פ’ יתר ו תש”פ
Volume 32, Issue 5
INSIGHTS from the SEDRA
Insights from the Sedra is a project of the Scholar’s Kollel of Great Neck. It aims to provide several questions and answers about the Sedra, culled from various commentaries, including the following: Baal Haturim, Darash Moshe, Vedebarta Bam by Rabbi Moshe Bogomilsky, Torah Treasures by Dov Furer, Wellsprings of Torah by Alexander Friedman, and Kol Dodi by Rabbi Dovid Feinstein, Great Torah Lights by Rabbi Yitzchak Meir Goodman, Something To Say by Rabbi Dovid Goldwasser, The Vilna Gaon, Growth Through Torah by Zelig Pliskin and The Call of the Torah.
אם את הדבר הזה תעשה…כל העם הזה על מקמו יבא בשלו ם
“If this thing you shall do…this people shall come to its place in peace…” (18:23)
Chazal term a compromise, peace, because in such an arrangement, neither of the disputing parties emerge as a loser. According to halacha, a compromise can be made only in cases where the Beit Din has no clear directives as to how the halacha is to be applied. Once it is known, then compromises are not permitted.
Yitro said to Moshe: “If you decide all legal questions single-handedly, you will not be able to arrange a compromise, since to you the halacha is always clear. But if you delegate some authority to lesser judges, it will be possible for them to arrange compromises and then all this people shall go to their places in peace. They will be satisfied with the compromises determined in their disputes. (Rabbi Chaim Berlin)
כה תאמר לבית יעקב ותגיד לבני ישרא ל
“Thus shall you say to the house of Jacob, and tell to the children of Israel…” (19:3)
Yaakov’s name had been changed to Yisrael long before he emigrated to Egypt. However, the name Yisrael applied only to Yaakov and not to his descendants. Until the time the Torah was given, the common name given to Bnei Yisrael was “Hebrews” – עברי ם , as it is written that Moshe said to Pharaoh: The G-d of the Hebrews sent me to you (7:16). Now, however, when the Torah was given, the entire nation gained the name Bnei Yisrael. We see throughout this entire parsha that the nation is referred to as Bnei Yisrael. When they stood before Har Sinai to receive the Torah, they gained this name.
“L’beit Yaakov” – these are the women; you shall speak to them in soft words (Mechilta). If you wish to influence the men, you must speak to the women first. Moshe Rabeinu had to speak with them softly so that they will permit their husbands to receive the Torah. The Beis HaLevi expounds on this issue: The halacha is that if one transacts with the man and then returns and transacts with the woman, his transaction is void, since she will say: I did it to appease my husband (Ketubot 95). The woman always complies with her husband’s request to please him and not from her own volition. Therefore, Hashem told Moshe to speak to the women first. (Megaleh Amukot)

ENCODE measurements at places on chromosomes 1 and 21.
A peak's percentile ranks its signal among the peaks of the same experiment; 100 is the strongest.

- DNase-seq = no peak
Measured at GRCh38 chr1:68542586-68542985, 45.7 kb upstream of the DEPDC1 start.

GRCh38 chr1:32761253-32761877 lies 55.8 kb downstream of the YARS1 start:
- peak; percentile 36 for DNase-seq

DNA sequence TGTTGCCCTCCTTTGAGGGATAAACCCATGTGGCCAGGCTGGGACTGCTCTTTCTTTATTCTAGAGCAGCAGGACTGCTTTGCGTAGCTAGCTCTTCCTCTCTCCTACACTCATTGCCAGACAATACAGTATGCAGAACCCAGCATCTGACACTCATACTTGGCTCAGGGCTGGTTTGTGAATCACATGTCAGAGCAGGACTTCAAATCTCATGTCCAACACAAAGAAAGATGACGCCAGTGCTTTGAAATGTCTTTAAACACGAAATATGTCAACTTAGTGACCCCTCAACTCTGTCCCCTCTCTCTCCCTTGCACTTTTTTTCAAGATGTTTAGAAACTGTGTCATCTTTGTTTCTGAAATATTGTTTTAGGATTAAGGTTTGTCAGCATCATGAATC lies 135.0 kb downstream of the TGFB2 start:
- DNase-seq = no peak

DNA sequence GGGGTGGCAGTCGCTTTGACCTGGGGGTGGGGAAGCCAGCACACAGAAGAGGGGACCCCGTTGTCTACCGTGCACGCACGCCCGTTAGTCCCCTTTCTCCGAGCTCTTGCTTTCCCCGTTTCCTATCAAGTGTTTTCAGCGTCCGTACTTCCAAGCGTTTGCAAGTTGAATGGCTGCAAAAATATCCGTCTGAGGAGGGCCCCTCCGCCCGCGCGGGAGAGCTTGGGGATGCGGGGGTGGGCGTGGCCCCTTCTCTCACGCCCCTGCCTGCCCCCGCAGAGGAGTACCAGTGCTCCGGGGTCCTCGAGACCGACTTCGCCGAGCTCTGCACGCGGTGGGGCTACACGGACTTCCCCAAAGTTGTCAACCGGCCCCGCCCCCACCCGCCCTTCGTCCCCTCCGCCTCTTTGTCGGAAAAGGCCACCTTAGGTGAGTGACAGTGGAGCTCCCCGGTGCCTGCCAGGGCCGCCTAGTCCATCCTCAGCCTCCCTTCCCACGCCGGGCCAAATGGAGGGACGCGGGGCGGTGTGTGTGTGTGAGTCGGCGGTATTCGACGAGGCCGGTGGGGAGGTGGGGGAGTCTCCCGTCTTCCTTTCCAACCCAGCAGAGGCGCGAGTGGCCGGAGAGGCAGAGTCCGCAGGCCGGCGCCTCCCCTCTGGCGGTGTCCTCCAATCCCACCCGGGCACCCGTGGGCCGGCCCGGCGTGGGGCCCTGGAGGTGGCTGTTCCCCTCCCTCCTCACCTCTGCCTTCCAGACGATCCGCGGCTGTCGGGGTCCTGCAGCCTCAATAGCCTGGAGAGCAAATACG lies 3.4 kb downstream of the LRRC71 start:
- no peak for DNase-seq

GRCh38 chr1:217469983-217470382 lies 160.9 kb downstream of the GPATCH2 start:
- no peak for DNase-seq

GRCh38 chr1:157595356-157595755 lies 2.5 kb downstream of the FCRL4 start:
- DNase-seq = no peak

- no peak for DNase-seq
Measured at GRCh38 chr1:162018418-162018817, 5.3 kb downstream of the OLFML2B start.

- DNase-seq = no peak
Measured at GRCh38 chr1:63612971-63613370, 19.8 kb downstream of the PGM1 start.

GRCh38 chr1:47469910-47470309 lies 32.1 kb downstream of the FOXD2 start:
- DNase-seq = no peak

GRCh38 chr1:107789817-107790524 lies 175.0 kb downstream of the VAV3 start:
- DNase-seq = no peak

ויענו כל העם יחדו ויאמרו כל אשר דבר ה’ נעש ה
“And all the people answered together, and they said: All that Hashem has spoken we will do…” (19:8)
They did not say אעשה – I will do, they said נעש ה – We will do. Each one was ready to vouch for his fellow man that he too will do. Each one said: I will guarantee that we will all do!
The question arises why does the Torah indicate that all the people answered together…We will do? The Vilna Gaon explains an individual cannot possibly keep all 613 mitzvot in the Torah, no matter who he is, even if he is the most pious among men. Only Bnei Yisrael as a whole can keep the entire Torah. Thus, the Torah specifies that before receiving the Torah, Bnei Yisrael were of one mind and together they declared We Will Do! (Torah Gems)
זכור את יום השבת לקדש ו
“Remember the Shabbat day to keep it holy…” (20:8)
Rashi comments that “remember” and “keep” were said in one utterance.
A poor man may find it an easy thing to “keep” Shabbat because he has no business affairs which demand his attention, and which would suffer if he did not attend to them on Shabbat. But he may be negligent in “remembering” Shabbat because he lacks the funds with which to honor Shabbat by drinking wine and partaking of good food. A wealthy man, on the other hand, may find it simple to “remember” Shabbat, because he has enough money to buy the food and drink necessary to honor it; but he may not want to “keep” Shabbat, the day of rest, fearing that he might suffer financial loss by closing his business on Shabbat.
Therefore, Chazal point out that two commands “remember” and “keep” were said in one voice and that there is no distinction between them. The wealthy man is obligated not only to “remember” and “keep” Shabbat but he is also expected to help the poor man to “keep” Shabbat by assisting with his finances. So that he can also “remember” Shabbat appropriately. (Dubna Maggid)
למען יארכון ימיך על האדמה אשר ה’ אלקיך נתן ל ך
“So that your days will be lengthened upon the land that G-d, your G-d gives you…” (20:12)
QUESTION: The word “lema’an” – “in order that” – seems superfluous. It could have said, “Veya’arichun yamecha”?
ANSWER: The Jewish people is eagerly awaiting Mashiach’s coming, which is referred to as the “keitz” – קץ – which is the numerical equivalent of 190. This is also the gematria of the word “lema’an” – למען , teaching us that through honoring our parents we will hasten the coming of Mashiach and live an extended life.
The last letters of the words כבד את אבי ך add up numerically to 424, which is the same value as משיח בן דוד , who will speedily be revealed through this great mitzvah of honoring parents. (Beit Yaakov)
פ’ יתר ו תש”פ